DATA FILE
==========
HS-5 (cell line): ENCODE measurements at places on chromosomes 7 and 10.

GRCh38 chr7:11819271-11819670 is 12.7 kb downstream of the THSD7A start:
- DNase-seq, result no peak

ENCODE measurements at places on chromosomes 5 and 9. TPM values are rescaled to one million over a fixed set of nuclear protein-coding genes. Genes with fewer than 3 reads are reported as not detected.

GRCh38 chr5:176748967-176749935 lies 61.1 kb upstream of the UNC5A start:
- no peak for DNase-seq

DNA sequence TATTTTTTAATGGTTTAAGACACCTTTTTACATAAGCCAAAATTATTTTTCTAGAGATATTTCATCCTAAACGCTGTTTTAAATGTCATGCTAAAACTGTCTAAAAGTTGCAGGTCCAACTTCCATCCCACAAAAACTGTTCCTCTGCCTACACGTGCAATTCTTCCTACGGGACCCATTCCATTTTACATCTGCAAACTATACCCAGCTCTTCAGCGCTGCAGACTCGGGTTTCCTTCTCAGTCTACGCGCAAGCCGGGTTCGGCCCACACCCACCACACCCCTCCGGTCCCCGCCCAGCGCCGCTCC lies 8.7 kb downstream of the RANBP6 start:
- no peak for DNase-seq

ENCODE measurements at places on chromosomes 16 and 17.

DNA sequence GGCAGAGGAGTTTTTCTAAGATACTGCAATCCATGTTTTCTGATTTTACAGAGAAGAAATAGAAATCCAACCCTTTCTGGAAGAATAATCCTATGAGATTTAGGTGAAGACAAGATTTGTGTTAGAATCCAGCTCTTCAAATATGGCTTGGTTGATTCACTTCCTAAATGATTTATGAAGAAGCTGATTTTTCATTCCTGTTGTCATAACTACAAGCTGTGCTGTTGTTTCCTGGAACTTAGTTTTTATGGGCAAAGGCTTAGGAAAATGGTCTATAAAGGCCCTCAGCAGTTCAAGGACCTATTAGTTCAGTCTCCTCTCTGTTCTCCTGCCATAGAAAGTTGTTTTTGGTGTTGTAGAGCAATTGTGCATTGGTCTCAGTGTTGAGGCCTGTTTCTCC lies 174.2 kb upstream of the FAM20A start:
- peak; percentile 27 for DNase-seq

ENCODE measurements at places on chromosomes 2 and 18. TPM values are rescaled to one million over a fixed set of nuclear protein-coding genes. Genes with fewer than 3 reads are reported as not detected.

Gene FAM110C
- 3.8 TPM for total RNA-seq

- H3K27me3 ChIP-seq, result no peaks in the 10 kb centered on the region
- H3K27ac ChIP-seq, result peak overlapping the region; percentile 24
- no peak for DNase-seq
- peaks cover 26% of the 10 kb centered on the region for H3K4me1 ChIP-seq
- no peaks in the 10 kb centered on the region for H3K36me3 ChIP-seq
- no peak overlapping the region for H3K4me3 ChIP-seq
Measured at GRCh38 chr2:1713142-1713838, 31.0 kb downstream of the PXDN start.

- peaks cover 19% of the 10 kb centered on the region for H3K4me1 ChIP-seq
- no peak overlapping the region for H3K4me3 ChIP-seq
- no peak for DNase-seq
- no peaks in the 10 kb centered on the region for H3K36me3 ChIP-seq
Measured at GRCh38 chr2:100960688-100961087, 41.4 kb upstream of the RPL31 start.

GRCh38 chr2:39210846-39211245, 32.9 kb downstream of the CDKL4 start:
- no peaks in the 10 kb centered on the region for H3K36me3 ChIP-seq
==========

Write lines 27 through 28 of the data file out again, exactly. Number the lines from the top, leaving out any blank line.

GRCh38 chr2:39210846-39211245, 32.9 kb downstream of the CDKL4 start:
- no peaks in the 10 kb centered on the region for H3K36me3 ChIP-seq